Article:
Who was the subject of an advertisement in a colonial American newspaper 250 years ago today?
“The fellow run away two months from the above date.”
This runaway slave advertisement includes a truncated family history of “a negro man slave named NED.” Although Peter Sanders, the slaveholder who placed the advertisement, did not indicate the origins of Ned’s parents, he did report that the fugitive had been born in South Carolina. Sanders also revealed that Ned had a wife and children, though he did not name them, give ages for any members of the family, or specify how many children. Along with several of his relatives, Ned previously belonged to Colonel William Waters, but he had been separated from them when the executor of Waters’s estate sold him at a public auction. While the white community mourned the death of Waters, the members of at least one enslaved family experienced the emotional trauma of having their fates determined by the division and settling of the estate, a process that treated them as property rather than people.
Yet Ned did not abide by the outcome of the auction that separated him from his family. Instead, he made repeated attempts to reunite with them. Sanders noted that Ned’s mother, wife, and children remained “at the plantation of said Waters at Goose-creek, or Wampee-Savannah,” which led him to believe that accomplices “harboured” him there. Ned’s new master suspected that black men and women, either family or friends, hid the runaway, but he did not dismiss the possibility that Ned, who was “well known at Stono, or at the plantations above mentioned,” had enlisted the aid of sympathetic white colonists. Racial lines did not necessarily overrule personal relationships in every situation. That being the case, Sanders offered a reward to any informers upon the conviction of anyone who assisted Ned: five pounds for a black accomplice and twenty pounds for a white person.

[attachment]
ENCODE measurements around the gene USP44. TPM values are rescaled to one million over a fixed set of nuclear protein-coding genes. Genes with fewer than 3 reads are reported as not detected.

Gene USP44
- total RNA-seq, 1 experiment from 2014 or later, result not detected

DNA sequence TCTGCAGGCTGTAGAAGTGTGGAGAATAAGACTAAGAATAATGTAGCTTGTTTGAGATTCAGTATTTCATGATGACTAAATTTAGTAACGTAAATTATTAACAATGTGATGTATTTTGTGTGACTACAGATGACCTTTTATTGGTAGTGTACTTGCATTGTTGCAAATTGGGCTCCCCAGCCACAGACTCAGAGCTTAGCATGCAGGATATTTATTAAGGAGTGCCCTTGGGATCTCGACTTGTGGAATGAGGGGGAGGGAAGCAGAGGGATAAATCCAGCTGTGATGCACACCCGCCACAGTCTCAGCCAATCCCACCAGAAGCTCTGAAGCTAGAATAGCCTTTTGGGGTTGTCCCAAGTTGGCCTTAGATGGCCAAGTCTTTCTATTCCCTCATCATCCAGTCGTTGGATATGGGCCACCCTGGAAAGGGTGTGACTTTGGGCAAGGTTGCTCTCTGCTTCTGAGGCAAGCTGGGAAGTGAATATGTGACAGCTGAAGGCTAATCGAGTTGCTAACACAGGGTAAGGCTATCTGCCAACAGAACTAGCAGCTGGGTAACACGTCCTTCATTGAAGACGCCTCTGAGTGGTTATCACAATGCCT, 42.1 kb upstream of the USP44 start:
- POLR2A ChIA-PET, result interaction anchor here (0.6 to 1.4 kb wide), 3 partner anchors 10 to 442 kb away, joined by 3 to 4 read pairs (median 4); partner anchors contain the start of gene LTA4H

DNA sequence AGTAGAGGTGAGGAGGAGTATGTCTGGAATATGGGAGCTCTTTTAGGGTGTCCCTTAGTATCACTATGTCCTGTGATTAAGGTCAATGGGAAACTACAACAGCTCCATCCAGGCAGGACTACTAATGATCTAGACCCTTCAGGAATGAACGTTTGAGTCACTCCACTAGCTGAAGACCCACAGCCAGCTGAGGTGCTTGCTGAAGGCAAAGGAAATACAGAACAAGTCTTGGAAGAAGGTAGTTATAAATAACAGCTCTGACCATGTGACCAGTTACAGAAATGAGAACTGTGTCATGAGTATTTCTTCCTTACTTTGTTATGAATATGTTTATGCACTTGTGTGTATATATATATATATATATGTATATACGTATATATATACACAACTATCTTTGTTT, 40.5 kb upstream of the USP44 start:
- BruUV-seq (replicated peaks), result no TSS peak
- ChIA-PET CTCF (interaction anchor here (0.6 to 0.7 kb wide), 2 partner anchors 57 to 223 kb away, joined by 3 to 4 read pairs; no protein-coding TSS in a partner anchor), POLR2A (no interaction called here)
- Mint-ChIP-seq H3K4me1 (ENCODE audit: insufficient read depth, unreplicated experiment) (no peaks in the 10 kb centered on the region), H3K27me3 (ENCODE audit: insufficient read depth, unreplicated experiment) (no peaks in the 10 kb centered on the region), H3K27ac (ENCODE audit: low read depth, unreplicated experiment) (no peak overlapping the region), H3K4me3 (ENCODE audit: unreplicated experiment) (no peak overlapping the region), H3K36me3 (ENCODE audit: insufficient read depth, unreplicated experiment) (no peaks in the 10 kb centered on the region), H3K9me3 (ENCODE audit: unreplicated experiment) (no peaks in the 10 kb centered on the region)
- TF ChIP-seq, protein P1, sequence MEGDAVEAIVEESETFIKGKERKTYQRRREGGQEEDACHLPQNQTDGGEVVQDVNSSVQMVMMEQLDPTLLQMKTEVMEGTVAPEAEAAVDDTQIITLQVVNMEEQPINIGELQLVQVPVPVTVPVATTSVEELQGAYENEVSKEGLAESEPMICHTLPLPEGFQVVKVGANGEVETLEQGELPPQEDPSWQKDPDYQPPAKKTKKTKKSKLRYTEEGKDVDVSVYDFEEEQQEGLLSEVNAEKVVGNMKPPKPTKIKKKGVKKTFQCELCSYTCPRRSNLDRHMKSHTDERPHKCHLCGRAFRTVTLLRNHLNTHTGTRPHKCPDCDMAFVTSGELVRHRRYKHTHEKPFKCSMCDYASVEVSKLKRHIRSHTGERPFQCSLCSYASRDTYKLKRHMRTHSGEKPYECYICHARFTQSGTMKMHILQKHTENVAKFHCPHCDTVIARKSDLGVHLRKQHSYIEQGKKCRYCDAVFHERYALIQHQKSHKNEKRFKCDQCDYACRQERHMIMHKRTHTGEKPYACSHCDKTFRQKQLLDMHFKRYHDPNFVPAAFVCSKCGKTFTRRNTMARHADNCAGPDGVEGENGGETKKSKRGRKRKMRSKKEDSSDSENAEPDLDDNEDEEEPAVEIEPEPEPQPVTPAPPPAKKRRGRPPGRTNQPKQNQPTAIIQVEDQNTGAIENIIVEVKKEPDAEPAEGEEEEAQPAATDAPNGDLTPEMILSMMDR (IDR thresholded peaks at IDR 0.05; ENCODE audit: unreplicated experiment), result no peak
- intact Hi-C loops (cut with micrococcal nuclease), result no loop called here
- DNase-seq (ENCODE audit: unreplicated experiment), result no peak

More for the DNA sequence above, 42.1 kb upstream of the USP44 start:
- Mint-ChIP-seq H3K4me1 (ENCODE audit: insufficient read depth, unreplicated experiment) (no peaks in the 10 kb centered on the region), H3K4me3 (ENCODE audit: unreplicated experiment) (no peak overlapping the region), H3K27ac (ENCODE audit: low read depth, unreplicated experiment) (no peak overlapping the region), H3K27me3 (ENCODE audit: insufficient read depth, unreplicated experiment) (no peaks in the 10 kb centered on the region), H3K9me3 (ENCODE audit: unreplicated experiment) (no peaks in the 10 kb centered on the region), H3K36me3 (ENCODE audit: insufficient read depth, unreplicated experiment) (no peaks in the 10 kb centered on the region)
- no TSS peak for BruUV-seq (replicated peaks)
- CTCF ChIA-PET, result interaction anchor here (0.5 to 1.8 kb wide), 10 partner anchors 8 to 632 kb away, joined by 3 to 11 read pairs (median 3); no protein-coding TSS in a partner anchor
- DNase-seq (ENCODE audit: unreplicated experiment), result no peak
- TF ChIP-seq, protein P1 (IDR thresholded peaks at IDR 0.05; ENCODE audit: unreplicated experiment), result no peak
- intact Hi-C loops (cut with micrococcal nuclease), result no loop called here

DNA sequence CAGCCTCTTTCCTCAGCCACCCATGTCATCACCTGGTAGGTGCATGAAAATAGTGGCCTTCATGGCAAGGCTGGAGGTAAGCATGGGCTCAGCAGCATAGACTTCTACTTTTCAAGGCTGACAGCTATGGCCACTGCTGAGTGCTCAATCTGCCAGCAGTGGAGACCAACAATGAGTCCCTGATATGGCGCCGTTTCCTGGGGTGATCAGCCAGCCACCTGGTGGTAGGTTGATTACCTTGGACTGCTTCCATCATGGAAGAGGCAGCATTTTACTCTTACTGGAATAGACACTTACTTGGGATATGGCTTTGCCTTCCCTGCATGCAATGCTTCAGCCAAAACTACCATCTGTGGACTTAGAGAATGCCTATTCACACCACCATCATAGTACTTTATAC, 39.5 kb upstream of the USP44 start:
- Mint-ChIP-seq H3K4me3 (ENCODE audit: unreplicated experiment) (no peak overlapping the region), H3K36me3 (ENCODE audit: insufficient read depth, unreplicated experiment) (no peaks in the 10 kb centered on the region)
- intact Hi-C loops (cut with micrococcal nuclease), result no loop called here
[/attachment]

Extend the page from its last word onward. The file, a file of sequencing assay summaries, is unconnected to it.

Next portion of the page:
In the time since Sanders had purchased Ned, the enslaved man spent as much time on the run as laboring for his new master. Ned escaped in order to rejoin three generations of his family. Every advertisement for runaway slaves implicitly testifies to a thirst for freedom from bondage, but the advertisement for “a negro man slave named NED” also explicitly tells a powerful story about one of the many reasons why freedom was as important to enslaved men, women, and children as it was to white colonists.